Tuesday, 29 September 2015

A contemporary comment on Crown's shameful conduct

[What follows is an article by me that was published on TheLockerbieTrial.com website on this date in 2000:]

It will have been apparent to anyone who has followed even cursorily the cross-examination of the Libyan defector and long-term CIA asset, Abdul Majid Giaka, by defence counsel William Taylor QC and Richard Keen QC on 26, 27 and 28 September, that much of the devastating effectiveness of their questioning derived from their ability to refer the witness to the cables in which his CIA handlers communicated to headquarters the information that Giaka had provided to them in the course of their secret meetings.

Discrepancies between Giaka's evidence-in-chief to Advocate Depute Alistair Campbell QC and the contents of these contemporaneous cables enabled the defence to mount a formidable challenge to the truthfulness and accuracy, or credibility and reliability, of Giaka's testimony.  Had the information contained in these cables not been available to them, the task of attempting to demonstrate to the Court that Giaka was an incredible or unreliable witness would have been immensely more difficult and perhaps impossible.

It is in this context that the submissions of the Lord Advocate, Colin Boyd QC, on 22 August 2000, when he was seeking to persuade the Court to deny the defence access to those cables in their unredacted or uncensored form, must be viewed.  On that occasion the Lord Advocate said that the members of the prosecution team who were given access to the uncensored CIA cables on 1 June 2000 (Advocate Depute Alan Turnbull QC and procurator fiscal Norman McFadyen) were fully aware of the obligation incumbent upon them as prosecutors to make available to the defence teams material relevant to the defence of the accused and, to that end, considered the contents of those cables with certain considerations in mind.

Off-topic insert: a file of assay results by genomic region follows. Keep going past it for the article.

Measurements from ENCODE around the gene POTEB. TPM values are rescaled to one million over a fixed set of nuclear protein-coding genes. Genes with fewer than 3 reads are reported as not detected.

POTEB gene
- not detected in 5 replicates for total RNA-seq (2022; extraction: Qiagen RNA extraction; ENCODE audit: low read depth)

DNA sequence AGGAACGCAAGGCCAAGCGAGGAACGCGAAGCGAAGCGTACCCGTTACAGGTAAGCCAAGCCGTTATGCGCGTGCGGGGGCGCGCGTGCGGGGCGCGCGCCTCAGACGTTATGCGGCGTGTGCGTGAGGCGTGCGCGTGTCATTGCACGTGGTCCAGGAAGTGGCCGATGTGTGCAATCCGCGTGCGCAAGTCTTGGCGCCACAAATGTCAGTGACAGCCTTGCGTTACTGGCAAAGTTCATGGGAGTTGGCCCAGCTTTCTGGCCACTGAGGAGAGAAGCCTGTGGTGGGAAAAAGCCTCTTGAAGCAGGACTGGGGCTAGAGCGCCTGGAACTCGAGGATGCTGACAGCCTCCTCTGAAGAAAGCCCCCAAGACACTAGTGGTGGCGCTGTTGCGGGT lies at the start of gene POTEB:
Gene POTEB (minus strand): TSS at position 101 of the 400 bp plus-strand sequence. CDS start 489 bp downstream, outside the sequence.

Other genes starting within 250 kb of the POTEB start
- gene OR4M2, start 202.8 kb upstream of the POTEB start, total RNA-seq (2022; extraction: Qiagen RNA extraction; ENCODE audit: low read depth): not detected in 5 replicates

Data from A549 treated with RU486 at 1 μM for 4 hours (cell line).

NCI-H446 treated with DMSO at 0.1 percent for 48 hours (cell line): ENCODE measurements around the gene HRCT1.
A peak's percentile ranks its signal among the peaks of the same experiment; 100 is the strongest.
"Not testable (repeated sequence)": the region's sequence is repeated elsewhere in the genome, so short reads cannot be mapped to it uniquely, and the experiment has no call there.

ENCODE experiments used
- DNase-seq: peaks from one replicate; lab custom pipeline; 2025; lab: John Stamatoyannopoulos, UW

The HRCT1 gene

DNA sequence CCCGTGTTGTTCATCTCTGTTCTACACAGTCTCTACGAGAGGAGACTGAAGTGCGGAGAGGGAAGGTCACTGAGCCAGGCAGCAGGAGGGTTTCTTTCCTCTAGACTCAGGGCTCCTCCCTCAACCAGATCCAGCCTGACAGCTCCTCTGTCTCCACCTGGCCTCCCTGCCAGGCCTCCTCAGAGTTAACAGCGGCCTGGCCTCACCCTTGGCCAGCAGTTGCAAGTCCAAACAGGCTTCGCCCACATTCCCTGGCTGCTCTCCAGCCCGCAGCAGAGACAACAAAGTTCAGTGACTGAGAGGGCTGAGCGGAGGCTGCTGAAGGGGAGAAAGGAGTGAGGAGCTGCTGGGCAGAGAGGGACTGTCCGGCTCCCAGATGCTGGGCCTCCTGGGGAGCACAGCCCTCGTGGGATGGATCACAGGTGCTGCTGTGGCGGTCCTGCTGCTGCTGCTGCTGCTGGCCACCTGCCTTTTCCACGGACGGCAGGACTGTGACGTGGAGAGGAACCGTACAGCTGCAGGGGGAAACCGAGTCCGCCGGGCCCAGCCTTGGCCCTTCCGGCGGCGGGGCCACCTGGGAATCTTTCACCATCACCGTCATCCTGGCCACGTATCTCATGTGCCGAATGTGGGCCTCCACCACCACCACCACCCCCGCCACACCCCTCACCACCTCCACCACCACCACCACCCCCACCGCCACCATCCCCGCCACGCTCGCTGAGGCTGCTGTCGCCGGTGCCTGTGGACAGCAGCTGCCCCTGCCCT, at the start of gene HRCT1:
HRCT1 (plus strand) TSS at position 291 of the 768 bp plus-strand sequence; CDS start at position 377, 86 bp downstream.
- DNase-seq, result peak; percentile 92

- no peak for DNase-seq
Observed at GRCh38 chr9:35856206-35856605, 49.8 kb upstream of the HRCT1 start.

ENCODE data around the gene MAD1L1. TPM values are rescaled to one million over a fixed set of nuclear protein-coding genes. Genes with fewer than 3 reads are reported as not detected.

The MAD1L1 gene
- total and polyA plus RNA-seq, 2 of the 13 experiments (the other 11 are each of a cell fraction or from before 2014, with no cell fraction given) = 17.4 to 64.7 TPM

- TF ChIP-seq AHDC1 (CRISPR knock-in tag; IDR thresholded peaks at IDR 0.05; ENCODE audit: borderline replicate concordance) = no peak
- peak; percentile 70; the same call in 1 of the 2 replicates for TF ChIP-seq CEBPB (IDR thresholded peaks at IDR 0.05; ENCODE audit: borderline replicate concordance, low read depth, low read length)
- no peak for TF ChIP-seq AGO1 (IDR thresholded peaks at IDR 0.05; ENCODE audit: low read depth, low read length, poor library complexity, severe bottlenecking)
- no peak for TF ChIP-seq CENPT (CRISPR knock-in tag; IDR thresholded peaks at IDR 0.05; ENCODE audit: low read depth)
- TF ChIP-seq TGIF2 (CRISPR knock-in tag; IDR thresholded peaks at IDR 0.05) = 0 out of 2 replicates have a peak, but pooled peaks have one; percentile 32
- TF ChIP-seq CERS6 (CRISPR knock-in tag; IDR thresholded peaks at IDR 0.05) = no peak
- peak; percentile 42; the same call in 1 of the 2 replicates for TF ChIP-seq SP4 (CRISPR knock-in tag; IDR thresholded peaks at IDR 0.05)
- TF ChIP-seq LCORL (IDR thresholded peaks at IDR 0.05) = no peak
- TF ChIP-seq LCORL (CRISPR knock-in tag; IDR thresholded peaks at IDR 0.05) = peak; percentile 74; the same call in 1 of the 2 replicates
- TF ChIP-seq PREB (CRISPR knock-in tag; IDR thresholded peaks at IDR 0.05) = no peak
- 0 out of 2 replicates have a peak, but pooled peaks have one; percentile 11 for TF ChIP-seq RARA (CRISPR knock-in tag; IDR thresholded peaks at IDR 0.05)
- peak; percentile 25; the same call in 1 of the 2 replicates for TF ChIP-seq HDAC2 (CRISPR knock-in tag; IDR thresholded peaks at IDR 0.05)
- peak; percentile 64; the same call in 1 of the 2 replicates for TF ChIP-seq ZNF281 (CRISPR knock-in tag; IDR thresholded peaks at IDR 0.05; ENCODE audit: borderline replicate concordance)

Mr Boyd said: "First of all, they considered whether or not there was any information behind the redactions which would undermine the Crown case in any way.  Secondly, they considered whether there was anything which would appear to reflect on the credibility of Mr Majid.  They also considered whether there was anything which might bear upon the special defences which had been lodged and intimated in this case.  On all of these matters, the learned Advocate Depute reached the conclusion that there was nothing within the cables which bore on the defence case, either by undermining the Crown case or by advancing a positive case which was being made on may be made, having regard to the special defence... I emphasise that the redactions have been made on the basis of what is in the interests of the security of a friendly power... Crown counsel was satisfied that there was nothing within the documents which bore upon the defence case in any way."

Lord Coulsfield then intervened:   "Does that include, Lord Advocate ... that Crown counsel, having considered the documents, can say to the Court that there is nothing concealed which could possibly bear on the credibility of this witness?"

The Lord Advocate replied:  "Well, I'm just checking with the counsel who made that.  In the sense in which My Lord put it to me at the start, that there may be material which relates to a completely different matter, then that cannot be said...  But, in the sense, My Lord, that there is nothing within the -- -- there is nothing within these documents which relates to Lockerbie or the bombing of Pan Am 103 which could in any way impinge on the credibility of Mr Majid on these matters."